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Crew Dragon capsule on its way to the International Space Station - DNOTICIAS.PT

Crew Dragon capsule on its way to the International Space Station – DNOTICIAS.PT

The Crew Dragon space capsule, owned by SpaceX, was launched yesterday by a Falcon 9 rocket bound for the International Space Station (EEI), with four astronauts on board.

Falcon 9 took off from Kennedy Space Center, Florida, United States, at 5:49 am (10:49 am in Lisbon), after the launch was postponed for one day due to adverse weather conditions, becoming SpaceX’s third manned space capsule, which is A private company run by US magnate Elon Musk.

Crew Dragon follows Frenchman Thomas Pesquet, who will complete his second mission on the International Space Station, and Americans Shane Kembrah and Megan MacArthur (commander and flight pilot, respectively) and Japanese Akihiko Hoshide. The crew for this mission will stay six months at EEI, as the Crew Dragon should dock on Saturday 10:10 (Lisbon time).

It is the first time that SpaceX has used a recycled rocket and capsule to launch NASA astronauts, the same process that was used several years ago to refuel the International Space Station.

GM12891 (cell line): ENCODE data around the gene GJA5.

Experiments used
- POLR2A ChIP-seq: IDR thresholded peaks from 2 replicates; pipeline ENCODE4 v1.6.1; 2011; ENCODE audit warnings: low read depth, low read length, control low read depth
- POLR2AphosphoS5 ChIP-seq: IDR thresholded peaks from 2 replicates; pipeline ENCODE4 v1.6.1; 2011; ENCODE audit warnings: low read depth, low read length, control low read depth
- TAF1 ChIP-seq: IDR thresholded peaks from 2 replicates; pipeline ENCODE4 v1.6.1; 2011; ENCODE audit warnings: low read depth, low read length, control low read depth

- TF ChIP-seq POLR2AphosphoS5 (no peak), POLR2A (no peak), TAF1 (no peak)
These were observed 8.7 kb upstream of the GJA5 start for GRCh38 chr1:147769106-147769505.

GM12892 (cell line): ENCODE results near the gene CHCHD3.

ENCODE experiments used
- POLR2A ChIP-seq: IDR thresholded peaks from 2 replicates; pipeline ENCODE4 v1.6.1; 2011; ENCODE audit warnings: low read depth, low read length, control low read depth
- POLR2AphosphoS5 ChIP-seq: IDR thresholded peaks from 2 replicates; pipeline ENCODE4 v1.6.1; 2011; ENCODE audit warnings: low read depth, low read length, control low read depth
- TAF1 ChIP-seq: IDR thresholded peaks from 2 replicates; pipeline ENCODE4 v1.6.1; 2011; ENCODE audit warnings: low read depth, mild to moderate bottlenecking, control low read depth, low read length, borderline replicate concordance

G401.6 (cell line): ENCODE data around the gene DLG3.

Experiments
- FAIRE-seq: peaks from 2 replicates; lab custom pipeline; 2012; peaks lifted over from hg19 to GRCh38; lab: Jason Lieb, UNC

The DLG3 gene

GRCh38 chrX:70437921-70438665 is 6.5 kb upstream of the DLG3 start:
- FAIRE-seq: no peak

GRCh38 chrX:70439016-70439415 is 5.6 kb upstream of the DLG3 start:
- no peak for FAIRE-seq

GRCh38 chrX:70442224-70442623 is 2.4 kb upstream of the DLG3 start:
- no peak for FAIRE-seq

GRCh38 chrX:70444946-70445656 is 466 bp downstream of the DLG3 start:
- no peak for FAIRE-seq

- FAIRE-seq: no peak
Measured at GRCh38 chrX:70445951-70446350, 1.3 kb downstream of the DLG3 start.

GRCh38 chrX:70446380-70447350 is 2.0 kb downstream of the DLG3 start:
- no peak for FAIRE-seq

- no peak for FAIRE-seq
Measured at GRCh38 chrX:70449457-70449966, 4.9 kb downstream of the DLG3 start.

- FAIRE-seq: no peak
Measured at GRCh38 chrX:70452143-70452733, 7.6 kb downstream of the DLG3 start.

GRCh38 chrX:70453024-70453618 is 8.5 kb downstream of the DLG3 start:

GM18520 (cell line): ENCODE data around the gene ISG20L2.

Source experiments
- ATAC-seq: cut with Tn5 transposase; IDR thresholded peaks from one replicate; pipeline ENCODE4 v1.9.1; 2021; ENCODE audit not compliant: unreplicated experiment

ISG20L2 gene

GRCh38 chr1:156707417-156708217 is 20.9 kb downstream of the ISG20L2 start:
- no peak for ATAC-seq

The Falcon 9 rocket was used last November on SpaceX’s second manned flight, which in its launch today replaced some valves and thermal insulation panels and the installation of new parachutes in the capsule, called the Insiver in honor of NASA’s former space shuttle.

The ability to reuse is vital to SpaceX’s efforts to make space travel possible for civilians, among its other projects, such as bringing NASA astronauts to the moon and installing a base on Mars.

In September, the date of SpaceX’s first private space flight was set, and the following month, the fourth launch of a NASA crew will take place.

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Boeing, which NASA has also hired to transport astronauts, is not expected to begin launching until 2022 because it needs to repeat an unmanned test flight of the Starliner capsule, which could happen in late summer.

Despite the passage of time, several people parked their cars on the side of the road next to the launch site to witness the moment of take-off.

NASA has limited the number of guests to watch the launch up close due to restrictions in place due to the COVID-19 pandemic.